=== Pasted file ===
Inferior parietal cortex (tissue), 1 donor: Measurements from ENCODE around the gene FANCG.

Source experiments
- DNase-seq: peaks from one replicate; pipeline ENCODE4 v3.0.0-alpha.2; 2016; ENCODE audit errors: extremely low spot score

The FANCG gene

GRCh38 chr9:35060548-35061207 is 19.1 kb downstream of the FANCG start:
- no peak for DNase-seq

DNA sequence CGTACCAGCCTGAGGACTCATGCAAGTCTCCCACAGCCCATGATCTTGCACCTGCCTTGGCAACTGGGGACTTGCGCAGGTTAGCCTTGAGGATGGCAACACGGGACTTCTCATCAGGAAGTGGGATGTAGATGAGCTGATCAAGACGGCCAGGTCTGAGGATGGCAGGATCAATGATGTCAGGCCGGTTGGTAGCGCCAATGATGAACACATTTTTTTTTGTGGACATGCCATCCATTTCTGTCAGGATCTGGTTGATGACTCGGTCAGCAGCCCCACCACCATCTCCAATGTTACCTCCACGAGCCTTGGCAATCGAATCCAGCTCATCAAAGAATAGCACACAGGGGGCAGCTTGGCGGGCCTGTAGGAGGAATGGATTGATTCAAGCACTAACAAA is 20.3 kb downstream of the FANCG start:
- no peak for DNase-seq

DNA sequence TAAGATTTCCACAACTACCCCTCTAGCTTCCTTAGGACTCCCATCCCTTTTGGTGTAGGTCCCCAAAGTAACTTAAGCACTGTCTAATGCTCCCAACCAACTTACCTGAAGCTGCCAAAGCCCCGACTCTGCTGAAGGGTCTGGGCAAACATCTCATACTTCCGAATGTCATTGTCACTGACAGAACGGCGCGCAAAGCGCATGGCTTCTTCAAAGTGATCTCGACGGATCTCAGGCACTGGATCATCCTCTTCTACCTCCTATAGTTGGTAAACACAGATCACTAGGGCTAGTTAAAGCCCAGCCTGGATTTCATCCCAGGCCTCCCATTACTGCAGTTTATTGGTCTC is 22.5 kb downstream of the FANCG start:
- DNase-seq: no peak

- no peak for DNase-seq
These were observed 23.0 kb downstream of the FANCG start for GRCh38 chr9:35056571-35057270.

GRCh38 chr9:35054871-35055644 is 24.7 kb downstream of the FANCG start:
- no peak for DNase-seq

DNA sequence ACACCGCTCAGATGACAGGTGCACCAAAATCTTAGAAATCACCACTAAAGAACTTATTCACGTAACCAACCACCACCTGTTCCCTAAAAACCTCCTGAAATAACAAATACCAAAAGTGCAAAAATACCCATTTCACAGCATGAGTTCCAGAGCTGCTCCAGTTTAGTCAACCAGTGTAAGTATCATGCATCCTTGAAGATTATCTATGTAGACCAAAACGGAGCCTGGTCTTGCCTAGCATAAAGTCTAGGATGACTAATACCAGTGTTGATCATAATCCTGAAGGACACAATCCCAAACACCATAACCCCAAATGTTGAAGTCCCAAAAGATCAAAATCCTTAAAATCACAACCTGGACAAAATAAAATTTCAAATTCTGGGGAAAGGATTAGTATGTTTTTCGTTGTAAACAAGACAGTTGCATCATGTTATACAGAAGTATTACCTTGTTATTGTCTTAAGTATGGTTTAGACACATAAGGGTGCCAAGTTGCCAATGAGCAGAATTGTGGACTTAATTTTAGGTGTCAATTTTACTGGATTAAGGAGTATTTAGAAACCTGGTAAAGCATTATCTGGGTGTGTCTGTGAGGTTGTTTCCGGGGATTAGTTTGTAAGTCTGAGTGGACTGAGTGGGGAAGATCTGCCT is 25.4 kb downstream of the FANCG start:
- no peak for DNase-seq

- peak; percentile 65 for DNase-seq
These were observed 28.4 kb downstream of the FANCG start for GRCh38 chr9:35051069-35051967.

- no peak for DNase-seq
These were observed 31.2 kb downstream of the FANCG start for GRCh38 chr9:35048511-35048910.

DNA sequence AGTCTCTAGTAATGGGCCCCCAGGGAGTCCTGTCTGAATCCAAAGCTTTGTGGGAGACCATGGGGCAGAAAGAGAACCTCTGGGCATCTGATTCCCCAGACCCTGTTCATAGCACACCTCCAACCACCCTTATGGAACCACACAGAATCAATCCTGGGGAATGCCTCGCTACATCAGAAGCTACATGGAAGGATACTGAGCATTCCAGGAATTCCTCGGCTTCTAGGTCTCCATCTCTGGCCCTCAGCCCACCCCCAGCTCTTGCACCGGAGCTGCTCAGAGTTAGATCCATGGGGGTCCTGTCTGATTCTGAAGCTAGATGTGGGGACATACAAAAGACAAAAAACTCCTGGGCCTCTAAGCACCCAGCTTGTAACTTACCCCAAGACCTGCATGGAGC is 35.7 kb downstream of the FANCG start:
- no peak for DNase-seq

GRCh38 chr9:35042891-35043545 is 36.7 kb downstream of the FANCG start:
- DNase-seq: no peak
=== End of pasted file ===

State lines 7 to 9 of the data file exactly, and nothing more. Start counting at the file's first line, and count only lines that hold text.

DNA sequence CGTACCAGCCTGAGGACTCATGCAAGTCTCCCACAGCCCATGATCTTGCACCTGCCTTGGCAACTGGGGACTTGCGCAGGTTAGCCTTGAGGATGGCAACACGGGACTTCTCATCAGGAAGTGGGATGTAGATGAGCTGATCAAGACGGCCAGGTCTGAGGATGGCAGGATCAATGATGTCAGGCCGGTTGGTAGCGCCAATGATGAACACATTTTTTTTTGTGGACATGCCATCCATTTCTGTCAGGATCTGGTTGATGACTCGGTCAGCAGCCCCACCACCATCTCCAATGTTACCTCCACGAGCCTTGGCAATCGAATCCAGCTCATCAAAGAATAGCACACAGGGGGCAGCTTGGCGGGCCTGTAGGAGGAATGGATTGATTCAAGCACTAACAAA is 20.3 kb downstream of the FANCG start:
- no peak for DNase-seq

DNA sequence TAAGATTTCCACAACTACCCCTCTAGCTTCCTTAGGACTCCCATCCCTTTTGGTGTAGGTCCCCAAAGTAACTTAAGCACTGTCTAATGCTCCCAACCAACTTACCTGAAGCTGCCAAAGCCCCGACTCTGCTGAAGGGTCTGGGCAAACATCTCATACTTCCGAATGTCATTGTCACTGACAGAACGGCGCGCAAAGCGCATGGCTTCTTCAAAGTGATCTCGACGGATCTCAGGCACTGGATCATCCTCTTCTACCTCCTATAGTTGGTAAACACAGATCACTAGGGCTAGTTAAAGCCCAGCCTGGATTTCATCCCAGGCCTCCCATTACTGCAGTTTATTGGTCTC is 22.5 kb downstream of the FANCG start: